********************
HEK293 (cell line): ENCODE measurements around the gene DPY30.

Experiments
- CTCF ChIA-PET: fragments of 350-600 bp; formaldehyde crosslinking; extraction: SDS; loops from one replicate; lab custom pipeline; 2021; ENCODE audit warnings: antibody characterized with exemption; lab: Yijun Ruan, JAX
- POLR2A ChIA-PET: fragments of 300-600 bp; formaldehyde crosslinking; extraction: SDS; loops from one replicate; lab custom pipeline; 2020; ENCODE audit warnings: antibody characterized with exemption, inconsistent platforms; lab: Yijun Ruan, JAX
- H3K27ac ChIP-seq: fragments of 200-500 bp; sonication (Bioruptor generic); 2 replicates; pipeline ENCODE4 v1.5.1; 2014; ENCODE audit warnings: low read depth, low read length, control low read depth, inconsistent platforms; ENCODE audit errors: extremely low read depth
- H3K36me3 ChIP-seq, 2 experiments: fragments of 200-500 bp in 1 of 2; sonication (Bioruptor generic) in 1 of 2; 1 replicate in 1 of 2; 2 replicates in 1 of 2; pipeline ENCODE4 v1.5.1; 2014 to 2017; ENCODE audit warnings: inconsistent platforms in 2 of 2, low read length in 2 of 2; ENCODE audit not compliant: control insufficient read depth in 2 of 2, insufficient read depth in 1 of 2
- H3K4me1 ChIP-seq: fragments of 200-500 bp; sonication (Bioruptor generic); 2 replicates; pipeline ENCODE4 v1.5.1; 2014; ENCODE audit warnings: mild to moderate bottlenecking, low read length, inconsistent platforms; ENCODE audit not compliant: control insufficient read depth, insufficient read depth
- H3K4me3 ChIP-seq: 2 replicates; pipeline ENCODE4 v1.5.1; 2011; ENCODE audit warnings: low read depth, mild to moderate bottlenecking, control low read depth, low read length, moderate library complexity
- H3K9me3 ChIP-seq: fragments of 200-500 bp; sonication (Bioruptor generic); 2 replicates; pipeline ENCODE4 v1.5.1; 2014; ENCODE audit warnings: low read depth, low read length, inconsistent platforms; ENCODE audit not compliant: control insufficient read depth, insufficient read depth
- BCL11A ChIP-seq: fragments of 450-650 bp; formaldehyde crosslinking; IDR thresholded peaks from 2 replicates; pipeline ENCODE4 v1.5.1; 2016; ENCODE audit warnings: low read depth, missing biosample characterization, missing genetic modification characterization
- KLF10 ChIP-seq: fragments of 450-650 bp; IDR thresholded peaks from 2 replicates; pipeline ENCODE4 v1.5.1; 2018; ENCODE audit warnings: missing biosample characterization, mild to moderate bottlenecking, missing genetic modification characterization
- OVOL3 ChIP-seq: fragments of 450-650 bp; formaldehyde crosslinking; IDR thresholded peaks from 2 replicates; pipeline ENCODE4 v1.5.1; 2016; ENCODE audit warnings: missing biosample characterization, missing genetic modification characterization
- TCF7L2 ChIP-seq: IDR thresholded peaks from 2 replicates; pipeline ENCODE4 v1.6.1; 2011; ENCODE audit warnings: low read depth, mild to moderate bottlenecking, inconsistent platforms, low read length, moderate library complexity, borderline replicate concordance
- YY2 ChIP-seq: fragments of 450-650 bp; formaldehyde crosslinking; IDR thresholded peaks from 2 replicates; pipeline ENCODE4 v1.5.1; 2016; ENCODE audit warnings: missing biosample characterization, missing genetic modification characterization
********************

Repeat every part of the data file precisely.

HEK293 (cell line): ENCODE measurements around the gene DPY30.

Experiments
- CTCF ChIA-PET: fragments of 350-600 bp; formaldehyde crosslinking; extraction: SDS; loops from one replicate; lab custom pipeline; 2021; ENCODE audit warnings: antibody characterized with exemption; lab: Yijun Ruan, JAX
- POLR2A ChIA-PET: fragments of 300-600 bp; formaldehyde crosslinking; extraction: SDS; loops from one replicate; lab custom pipeline; 2020; ENCODE audit warnings: antibody characterized with exemption, inconsistent platforms; lab: Yijun Ruan, JAX
- H3K27ac ChIP-seq: fragments of 200-500 bp; sonication (Bioruptor generic); 2 replicates; pipeline ENCODE4 v1.5.1; 2014; ENCODE audit warnings: low read depth, low read length, control low read depth, inconsistent platforms; ENCODE audit errors: extremely low read depth
- H3K36me3 ChIP-seq, 2 experiments: fragments of 200-500 bp in 1 of 2; sonication (Bioruptor generic) in 1 of 2; 1 replicate in 1 of 2; 2 replicates in 1 of 2; pipeline ENCODE4 v1.5.1; 2014 to 2017; ENCODE audit warnings: inconsistent platforms in 2 of 2, low read length in 2 of 2; ENCODE audit not compliant: control insufficient read depth in 2 of 2, insufficient read depth in 1 of 2
- H3K4me1 ChIP-seq: fragments of 200-500 bp; sonication (Bioruptor generic); 2 replicates; pipeline ENCODE4 v1.5.1; 2014; ENCODE audit warnings: mild to moderate bottlenecking, low read length, inconsistent platforms; ENCODE audit not compliant: control insufficient read depth, insufficient read depth
- H3K4me3 ChIP-seq: 2 replicates; pipeline ENCODE4 v1.5.1; 2011; ENCODE audit warnings: low read depth, mild to moderate bottlenecking, control low read depth, low read length, moderate library complexity
- H3K9me3 ChIP-seq: fragments of 200-500 bp; sonication (Bioruptor generic); 2 replicates; pipeline ENCODE4 v1.5.1; 2014; ENCODE audit warnings: low read depth, low read length, inconsistent platforms; ENCODE audit not compliant: control insufficient read depth, insufficient read depth
- BCL11A ChIP-seq: fragments of 450-650 bp; formaldehyde crosslinking; IDR thresholded peaks from 2 replicates; pipeline ENCODE4 v1.5.1; 2016; ENCODE audit warnings: low read depth, missing biosample characterization, missing genetic modification characterization
- KLF10 ChIP-seq: fragments of 450-650 bp; IDR thresholded peaks from 2 replicates; pipeline ENCODE4 v1.5.1; 2018; ENCODE audit warnings: missing biosample characterization, mild to moderate bottlenecking, missing genetic modification characterization
- OVOL3 ChIP-seq: fragments of 450-650 bp; formaldehyde crosslinking; IDR thresholded peaks from 2 replicates; pipeline ENCODE4 v1.5.1; 2016; ENCODE audit warnings: missing biosample characterization, missing genetic modification characterization
- TCF7L2 ChIP-seq: IDR thresholded peaks from 2 replicates; pipeline ENCODE4 v1.6.1; 2011; ENCODE audit warnings: low read depth, mild to moderate bottlenecking, inconsistent platforms, low read length, moderate library complexity, borderline replicate concordance
- YY2 ChIP-seq: fragments of 450-650 bp; formaldehyde crosslinking; IDR thresholded peaks from 2 replicates; pipeline ENCODE4 v1.5.1; 2016; ENCODE audit warnings: missing biosample characterization, missing genetic modification characterization